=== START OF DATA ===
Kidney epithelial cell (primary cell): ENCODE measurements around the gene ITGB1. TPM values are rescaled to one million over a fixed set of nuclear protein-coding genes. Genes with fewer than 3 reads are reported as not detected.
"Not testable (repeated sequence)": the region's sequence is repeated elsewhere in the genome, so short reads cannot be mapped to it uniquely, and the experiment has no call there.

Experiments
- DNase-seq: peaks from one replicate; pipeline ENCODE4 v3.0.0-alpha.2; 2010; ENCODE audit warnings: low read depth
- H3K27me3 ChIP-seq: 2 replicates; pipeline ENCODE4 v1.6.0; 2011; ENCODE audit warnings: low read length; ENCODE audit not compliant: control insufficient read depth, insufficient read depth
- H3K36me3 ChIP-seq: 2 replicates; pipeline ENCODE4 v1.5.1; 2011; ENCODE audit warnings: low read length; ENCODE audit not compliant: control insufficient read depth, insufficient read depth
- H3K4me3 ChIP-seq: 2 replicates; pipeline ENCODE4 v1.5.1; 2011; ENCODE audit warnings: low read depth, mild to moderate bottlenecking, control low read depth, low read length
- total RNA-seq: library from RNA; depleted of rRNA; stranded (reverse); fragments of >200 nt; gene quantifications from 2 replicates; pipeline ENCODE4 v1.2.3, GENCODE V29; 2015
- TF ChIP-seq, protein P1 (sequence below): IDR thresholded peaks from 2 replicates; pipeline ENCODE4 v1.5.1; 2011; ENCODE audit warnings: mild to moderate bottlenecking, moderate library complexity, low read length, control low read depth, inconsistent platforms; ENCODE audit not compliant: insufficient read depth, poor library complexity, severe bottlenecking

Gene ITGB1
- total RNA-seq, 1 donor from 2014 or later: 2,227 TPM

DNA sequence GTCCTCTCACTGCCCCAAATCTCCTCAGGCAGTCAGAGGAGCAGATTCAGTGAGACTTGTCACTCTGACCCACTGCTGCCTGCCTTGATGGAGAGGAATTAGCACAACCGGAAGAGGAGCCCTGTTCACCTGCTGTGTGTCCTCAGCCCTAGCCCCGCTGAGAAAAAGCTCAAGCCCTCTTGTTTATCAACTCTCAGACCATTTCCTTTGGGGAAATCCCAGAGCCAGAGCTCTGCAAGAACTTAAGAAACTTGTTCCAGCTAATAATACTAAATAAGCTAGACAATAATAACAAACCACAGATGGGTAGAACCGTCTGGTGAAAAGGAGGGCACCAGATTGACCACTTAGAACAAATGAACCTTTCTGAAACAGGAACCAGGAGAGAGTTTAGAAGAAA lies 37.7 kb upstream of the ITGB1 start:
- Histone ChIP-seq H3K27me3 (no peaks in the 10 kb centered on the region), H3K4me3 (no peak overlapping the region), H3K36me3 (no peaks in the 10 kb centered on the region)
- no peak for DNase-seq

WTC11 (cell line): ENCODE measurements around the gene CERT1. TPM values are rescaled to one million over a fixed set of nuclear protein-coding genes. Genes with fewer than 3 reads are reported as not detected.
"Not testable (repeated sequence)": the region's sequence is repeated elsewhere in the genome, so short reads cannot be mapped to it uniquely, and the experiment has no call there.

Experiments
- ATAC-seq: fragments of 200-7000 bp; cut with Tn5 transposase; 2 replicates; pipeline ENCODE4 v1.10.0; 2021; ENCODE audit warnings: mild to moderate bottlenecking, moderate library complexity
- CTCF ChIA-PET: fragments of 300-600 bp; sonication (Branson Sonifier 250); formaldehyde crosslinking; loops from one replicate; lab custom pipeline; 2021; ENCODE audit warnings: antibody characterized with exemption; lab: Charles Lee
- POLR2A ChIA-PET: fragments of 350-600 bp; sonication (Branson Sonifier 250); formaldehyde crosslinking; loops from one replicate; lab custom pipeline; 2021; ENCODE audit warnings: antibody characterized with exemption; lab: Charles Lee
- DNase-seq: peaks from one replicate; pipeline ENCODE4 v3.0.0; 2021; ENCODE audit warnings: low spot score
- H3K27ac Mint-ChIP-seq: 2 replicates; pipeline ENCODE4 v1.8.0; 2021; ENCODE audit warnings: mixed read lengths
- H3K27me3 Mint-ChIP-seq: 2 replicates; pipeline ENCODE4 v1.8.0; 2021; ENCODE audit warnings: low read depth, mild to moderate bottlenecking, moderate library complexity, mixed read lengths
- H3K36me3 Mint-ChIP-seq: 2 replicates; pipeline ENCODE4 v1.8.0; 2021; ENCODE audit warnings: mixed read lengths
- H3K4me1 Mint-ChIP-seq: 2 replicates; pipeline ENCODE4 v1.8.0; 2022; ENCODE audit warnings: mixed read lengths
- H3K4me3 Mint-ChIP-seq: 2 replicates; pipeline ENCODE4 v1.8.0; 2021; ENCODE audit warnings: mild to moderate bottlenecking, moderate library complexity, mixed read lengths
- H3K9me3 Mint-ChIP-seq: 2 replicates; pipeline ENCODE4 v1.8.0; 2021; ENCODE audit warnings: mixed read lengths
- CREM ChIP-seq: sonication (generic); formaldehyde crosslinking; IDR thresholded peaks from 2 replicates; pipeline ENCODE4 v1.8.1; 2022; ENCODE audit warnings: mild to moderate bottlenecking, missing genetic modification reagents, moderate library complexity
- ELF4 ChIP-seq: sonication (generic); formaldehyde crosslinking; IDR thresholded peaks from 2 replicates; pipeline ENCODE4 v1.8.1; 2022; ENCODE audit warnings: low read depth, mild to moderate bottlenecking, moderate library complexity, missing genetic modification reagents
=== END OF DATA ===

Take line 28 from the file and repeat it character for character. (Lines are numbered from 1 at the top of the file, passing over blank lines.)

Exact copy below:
- CREM ChIP-seq: sonication (generic); formaldehyde crosslinking; IDR thresholded peaks from 2 replicates; pipeline ENCODE4 v1.8.1; 2022; ENCODE audit warnings: mild to moderate bottlenecking, missing genetic modification reagents, moderate library complexity